Spanish King slams 'irresponsible behaviour' of Catalan leaders after independence referendum

Spanish King slams 'irresponsible behaviour' of Catalan leaders after independence referendum

Spain's King Felipe VI has said Catalan authorities deliberately bent the law with "irresponsible conduct" in Sunday's vote and the Spanish state needs to ensure constitutional order and the rule of law in Catalonia.


Key points

  • King condemns Catalan independence vote as 'irresponsible'
  • Spain's Constitutional Court ruled Sunday's vote illegal
  • Workers stage strikes across Catalan region

Delivering an address to the nation by television, the king said the bid by authorities in the north-eastern region to push ahead with independence has "undermined coexistence" in Catalonia.

His comments came after Catalan's regional government held a vote on independence on Sunday that Madrid had ruled illegal.

"Today, Catalan society is fractured and confronted," King Felipe said.

He referred to the political crisis as, "very serious moments for our democratic life," and said the state needed to ensure Spain's constitutional order and the correct functioning of Catalan institutions and rule of law.

He said the Spanish crown was strongly committed to the Spanish constitution and to democracy and underlined his commitment as king "to the unity and permanence of Spain".

Catalonia, Spain's richest region, has its own language and culture and a political movement for secession that has strengthened in recent years.

About 900 people were injured on polling day when police fired rubber bullets and charged at crowds with truncheons to disrupt the vote.

Those who participated voted overwhelmingly for independence, but opinion polls conducted before the vote suggested only a minority of about 40 per cent of residents in the region back independence.

Catalan leader Carles Puigdemont said the referendum was valid and its result must be implemented.

Spain's conservative government said it would respond with "all necessary measures" to counter the Catalan defiance, and was holding talks with national opposition leaders.

A multi-partisan consensus on the response could include suspending the region's self-government.

Protests continue amid strikes

Tens of thousands of people continued to take to the streets of Catalonia and road traffic, public transport and business were disrupted in protest against Sunday's violent crackdown.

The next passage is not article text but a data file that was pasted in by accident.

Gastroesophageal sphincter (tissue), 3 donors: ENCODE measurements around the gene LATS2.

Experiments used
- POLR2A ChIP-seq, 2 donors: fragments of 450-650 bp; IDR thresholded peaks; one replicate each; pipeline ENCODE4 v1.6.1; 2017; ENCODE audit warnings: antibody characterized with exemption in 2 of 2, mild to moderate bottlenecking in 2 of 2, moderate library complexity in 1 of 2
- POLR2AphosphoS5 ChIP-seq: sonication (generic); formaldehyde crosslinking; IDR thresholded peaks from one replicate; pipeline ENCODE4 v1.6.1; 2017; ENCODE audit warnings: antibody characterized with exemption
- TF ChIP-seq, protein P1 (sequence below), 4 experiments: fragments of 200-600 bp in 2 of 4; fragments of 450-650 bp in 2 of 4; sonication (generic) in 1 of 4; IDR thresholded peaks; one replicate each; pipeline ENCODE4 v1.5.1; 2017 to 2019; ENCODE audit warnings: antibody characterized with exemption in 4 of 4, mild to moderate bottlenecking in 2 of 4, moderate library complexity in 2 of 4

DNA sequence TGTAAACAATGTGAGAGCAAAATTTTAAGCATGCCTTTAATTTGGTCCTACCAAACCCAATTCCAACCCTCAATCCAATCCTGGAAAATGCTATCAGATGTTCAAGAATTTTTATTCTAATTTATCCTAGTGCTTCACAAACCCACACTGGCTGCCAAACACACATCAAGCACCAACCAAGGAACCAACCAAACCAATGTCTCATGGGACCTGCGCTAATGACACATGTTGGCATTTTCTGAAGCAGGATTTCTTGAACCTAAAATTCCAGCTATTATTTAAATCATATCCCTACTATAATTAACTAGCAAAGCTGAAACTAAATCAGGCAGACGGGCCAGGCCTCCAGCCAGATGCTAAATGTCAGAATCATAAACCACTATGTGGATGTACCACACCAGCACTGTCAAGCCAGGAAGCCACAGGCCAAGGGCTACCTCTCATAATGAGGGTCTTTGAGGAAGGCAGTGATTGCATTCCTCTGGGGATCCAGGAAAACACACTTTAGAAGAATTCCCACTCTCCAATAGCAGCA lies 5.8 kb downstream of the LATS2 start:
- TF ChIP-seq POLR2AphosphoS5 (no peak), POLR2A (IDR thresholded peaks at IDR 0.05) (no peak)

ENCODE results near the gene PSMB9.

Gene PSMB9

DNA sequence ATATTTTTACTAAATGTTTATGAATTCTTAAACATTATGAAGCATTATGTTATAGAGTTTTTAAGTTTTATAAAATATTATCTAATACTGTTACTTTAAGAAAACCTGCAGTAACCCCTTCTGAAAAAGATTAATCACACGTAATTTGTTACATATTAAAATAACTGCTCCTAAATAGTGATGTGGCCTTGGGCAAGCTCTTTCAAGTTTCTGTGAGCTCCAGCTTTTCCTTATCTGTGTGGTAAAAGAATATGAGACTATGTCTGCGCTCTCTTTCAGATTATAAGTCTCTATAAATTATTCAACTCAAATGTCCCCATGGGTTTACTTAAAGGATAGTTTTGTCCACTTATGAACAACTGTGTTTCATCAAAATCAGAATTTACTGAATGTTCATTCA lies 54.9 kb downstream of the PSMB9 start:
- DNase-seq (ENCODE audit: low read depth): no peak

Metro stations shut down in Barcelona, pickets blocked dozens of roads and state workers walked out in response to a call for a general strike by pro-independence groups and trade unions.

FC Barcelona, the city's football club, joined the strike, saying it would close for the day and none of its teams would train.

On financial markets, Spain's 10-year borrowing costs hit their highest level in nearly three months.

To the north of Barcelona, a line of tractors moved down a road blocked to traffic, accompanied by protesters chanting "Independence" and, "The streets will always be ours".

Crowds gathered outside the local headquarters of Spain's ruling People's Party and the Spanish national police headquarters in Barcelona, whistling and waving the red-and-yellow regional flag.

Barcelona tourist attractions such as museums and architect Antoni Gaudi's Sagrada Familia church, were shut.

Carmaker SEAT, owned by Germany's Volkswagen, was forced to halt production on one of three production lines at its plant because the road closures interrupted supply of a part, but operations later resumed.

Spain's Deputy Prime Minister, Soraya Saenz de Santamaria, said the regional government had lost respect for the democratic process and were showing a flagrant disregard for the law.

"I've seen how President [Carles] Puigdemont has flooded the streets with his followers to stop people obeying the law and to make them disrespect justice," she said.

"We are here to defend the rights and liberties of all Spaniards that have been trampled upon by the regional government."

AP/Reuters